And then through junior high and high school I had bands, different kinds of stuff and started writing music at 14 or whatever and trying some things out and playing in bands all through my teenage years and starting to play gigs at 16 or 17, kind of being underage and playing different places and stuff. For most of the guys in the band it’s been a pretty big part of their lives forever in one form or another.

Q: What do you look forward to on a tour? Taking the album out, seeing different places? Perhaps you just love hanging out in a van for weeks?

A: Definitely not the latter. We are kind of always on tour. I mean there’s some breaks in between but it’s almost like even when we’re kind of not in the cycle of a new album or whatever we’re touring. I think last year we traveled as much as we ever had and it was kind of like the ‘off year’ of the record.

Really, the only way to get music to people is to go out and play it for them. And ultimately that’s a byproduct of the kind of music that we play and what our band does live. There’s definitely a dynamic situation and it’s very fluid — it’s constantly changing. Songs are changing night to night and set lists are changing night to night and everything about it; there’s nothing really formulaic about it. We’re not playing the click tracks or backing tracks or playing the same set every night so it’s of one of the last things that’s a collaborative thing and I mean that in terms of the experience that we have with the audience and vice versa.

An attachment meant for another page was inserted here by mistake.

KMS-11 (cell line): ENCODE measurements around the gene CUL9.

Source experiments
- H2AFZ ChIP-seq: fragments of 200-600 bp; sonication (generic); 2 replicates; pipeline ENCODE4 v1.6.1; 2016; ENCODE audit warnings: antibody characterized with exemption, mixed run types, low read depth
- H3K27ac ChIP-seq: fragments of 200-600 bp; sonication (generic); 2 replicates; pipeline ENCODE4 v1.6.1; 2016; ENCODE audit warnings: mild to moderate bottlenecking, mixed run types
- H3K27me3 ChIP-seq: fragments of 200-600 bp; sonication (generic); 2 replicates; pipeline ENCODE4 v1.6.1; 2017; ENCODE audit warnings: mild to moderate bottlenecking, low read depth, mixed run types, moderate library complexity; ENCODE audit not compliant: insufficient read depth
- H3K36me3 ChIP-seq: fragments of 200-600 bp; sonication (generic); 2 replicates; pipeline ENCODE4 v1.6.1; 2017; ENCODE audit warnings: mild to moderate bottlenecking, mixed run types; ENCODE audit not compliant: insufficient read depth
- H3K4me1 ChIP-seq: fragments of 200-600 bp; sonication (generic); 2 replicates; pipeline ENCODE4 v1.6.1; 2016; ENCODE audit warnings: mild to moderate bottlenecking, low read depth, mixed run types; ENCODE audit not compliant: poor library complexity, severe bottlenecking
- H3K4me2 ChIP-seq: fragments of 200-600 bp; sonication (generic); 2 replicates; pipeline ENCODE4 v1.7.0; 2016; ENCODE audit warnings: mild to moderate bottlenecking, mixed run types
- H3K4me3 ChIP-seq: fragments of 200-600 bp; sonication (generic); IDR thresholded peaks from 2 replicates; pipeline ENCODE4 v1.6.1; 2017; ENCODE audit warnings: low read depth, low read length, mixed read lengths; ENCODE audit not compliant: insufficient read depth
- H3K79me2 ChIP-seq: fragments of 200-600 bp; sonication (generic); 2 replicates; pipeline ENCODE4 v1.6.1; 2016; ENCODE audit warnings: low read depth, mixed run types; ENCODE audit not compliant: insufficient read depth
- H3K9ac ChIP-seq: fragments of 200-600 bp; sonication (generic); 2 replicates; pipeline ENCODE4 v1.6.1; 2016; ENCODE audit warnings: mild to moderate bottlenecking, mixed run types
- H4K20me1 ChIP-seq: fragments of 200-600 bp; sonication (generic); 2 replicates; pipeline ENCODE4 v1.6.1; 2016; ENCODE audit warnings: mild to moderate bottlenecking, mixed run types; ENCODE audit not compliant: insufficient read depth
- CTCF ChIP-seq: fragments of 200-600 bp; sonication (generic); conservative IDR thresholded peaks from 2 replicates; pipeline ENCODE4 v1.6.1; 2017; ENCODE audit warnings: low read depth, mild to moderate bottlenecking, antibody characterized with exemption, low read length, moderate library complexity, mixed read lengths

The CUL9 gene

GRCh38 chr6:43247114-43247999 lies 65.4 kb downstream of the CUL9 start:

That’s really like that’s really what gets us off. When you go out on the road and you play different places and you meet different people and you’re interacting with a different audience every night in a different way it’s a pretty special thing and it’s something that’s really rewarding when you’re connecting with an audience with your music and they’re connecting with you. It’s a really special thing and so far as I think a music fan that’s something I was always looking to be a part of. And being on the other end of that at times it’s certainly a privilege; it’s not something that you sit around and kind of think about but at the end of the day it’s kind of the nexus of the whole thing. You’re trying to communicate with your music with other people and have them be on the same kind of trip that you’re on which is — that’s pretty awesome when that happens, you know?

But definitely not hanging out in the van for extended periods of time. I’ve spent probably years of my life in a van at this point that I’ll never get back. There’s got to be a payoff somewhere, you know.

Q: Are there things you pack to make the trips less difficult or more fun?

A: Books definitely, try to do some reading depending on where we’re driving, not getting vertigo if you’re driving up the PCH in California, it’s like I have to keep my eyes on the road or I’ll get car sick. We got a little wireless thing in the van now so you can do stuff on your computer, which is cool. I can do some reading or catch up on some emails or whatever. And having iPods is killer, being able to listen to music all the time is certainly a treat, something that you couldn’t do. I mean I guess we could do it but the cool thing is if you don’t want to listen to someone else’s music at any time you can just put your headphones in and get into your own thing.

We had a DVD player for a while which was a real nice treat until that got ripped off in St. Louis a little while ago so we’re down the movie player but we’ve got some good little creature comforts, which makes the time pass a little faster.

Q: You’ve mentioned being a fan several times, which bands are you a fan of?